Thursday, February 08, 2007

I Finally Get It

I paid lip service to test driven development for a while now. Did the same for "agile" techniques and pair programming, etc. From my last job I had a very cynical view of the way this type of environment would actually work.

Well, I recently spent a day at a little consulting shop here in the city. It was a full day interview. I went in in the morning (very tough if you've been waking up without an alarm clock for 6 months), and worked with them all day. At first I thought the way they were developing was pretty anal. I still think SOME of it is, which I'll get to in a minute. However, later in the day, I switched seats and worked with someone else. The difference in people didn't matter so much. Its just that this second task was very different. It was modifying a data structure that went across several systems and screens, and was modeled in the database, as a class data structure in 2 languages, and as xml between systems (plus, you know, screens and whatnot). This guy hadn't ever seen this code. Obviously, I hadn't either. So we start banging away, and the tests are bombing. It took a little while, but by the time we were done, all the changes were made and it really looked like the system was going to be ok. We had stuff shake out that we'd NEVER have found by manual searching. It was awesome (you know, for a huge nerd such as myself).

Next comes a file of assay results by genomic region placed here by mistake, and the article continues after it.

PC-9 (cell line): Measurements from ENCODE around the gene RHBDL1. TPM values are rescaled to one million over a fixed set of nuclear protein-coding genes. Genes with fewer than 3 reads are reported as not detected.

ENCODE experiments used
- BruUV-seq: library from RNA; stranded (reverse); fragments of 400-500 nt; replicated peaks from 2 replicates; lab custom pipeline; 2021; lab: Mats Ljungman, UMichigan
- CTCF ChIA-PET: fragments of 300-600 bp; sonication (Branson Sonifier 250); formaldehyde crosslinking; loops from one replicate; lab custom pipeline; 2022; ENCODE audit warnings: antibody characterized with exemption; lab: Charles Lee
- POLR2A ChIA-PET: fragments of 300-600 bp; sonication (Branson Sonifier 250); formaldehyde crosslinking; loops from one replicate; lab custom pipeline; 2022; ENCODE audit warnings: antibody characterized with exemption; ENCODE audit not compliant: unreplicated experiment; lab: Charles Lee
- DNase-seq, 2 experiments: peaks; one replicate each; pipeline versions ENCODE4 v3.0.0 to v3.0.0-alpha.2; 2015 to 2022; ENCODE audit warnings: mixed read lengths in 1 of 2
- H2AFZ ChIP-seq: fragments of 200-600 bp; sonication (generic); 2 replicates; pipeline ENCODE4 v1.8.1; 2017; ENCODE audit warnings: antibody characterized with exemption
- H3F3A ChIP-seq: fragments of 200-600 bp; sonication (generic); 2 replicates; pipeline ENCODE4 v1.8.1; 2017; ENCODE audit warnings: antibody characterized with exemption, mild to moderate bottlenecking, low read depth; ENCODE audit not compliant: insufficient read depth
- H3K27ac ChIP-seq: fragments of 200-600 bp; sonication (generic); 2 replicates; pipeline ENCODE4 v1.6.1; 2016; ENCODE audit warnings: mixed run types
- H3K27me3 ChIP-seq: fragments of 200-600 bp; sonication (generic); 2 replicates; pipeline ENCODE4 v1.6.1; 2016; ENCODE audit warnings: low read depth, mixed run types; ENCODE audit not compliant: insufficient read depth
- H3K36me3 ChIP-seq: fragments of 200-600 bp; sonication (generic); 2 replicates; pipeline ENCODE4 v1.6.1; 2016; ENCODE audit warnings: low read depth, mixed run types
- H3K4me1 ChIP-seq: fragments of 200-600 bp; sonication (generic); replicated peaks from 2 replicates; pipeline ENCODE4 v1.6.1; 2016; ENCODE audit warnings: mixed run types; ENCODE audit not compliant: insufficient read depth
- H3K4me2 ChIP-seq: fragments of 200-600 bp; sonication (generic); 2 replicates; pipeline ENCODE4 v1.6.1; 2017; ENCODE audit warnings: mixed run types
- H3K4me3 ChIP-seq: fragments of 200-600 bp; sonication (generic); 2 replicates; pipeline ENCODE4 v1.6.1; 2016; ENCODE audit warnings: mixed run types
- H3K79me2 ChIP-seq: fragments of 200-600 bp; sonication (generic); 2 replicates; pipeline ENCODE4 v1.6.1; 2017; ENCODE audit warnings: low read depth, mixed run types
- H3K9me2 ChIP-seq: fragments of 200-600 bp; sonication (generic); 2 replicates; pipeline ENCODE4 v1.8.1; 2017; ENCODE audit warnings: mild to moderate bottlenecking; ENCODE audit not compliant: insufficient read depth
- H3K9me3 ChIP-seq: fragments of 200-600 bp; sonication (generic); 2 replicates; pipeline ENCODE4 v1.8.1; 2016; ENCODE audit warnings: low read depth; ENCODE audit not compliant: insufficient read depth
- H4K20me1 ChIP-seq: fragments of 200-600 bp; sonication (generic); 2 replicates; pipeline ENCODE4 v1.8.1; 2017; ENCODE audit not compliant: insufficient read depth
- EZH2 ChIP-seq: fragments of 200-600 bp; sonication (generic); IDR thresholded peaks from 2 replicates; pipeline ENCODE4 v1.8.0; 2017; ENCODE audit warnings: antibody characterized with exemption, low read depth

I admit, I was totally wrong. Great system.

I do, of course, have some things I disagreed with. They were using Velocity as their front end technology. They did this because its simple and allows testing isolation. This is where I think a dogmatic test-all approach is a little wasteful. The first task that I was referring to above was to change the display of one report screen. What they would do is build a 'gold master' screen of html from test data. Then their unit test would periodically compare that and current output to see if they match. Then, if you change the screen, write out the new 'gold master'.

I asked him, you know, what's the point? Yeah, there are possible situations where you might trip something, but I have to imagine there are ways to get a warm fuzzy from your code without all this explicit work. I was thinking if you used an IDE with some code completion for JSTL, it should be able to recognize that your accessor string no longer matches up to a property of the object you're using. I know that, ideally, the tests should be able to run on their own, but this is a situation where you're painting yourself into a corner with regards to tool choice.

However, that's not the big take away. The big point is I saw test driven development in a real project setting, and it was as sweet as the hype claims.

On top of that, I saw immediately the benefits of pair programming. As a manager, I implicitly thought it was like paying double for the same work. I now realize there are many things pair programming saves. Nobody is browsing CNN or IM friends from the office. That right there probably pays for it. You also get the obvious stuff. Less bugs. All that jazz.

When we sort out my employment status there, I'll post the name of the company and maybe I can get them some business or whatever. All I can tell you is as a manager who worked at a high stress financial company, I always thought every place was about the same with regards to real world vs. ideal. I couldn't be more wrong. This was like the Shangri-La of programming. They were very productive, but not stressed. Awesome. The biggest golf clap ever.

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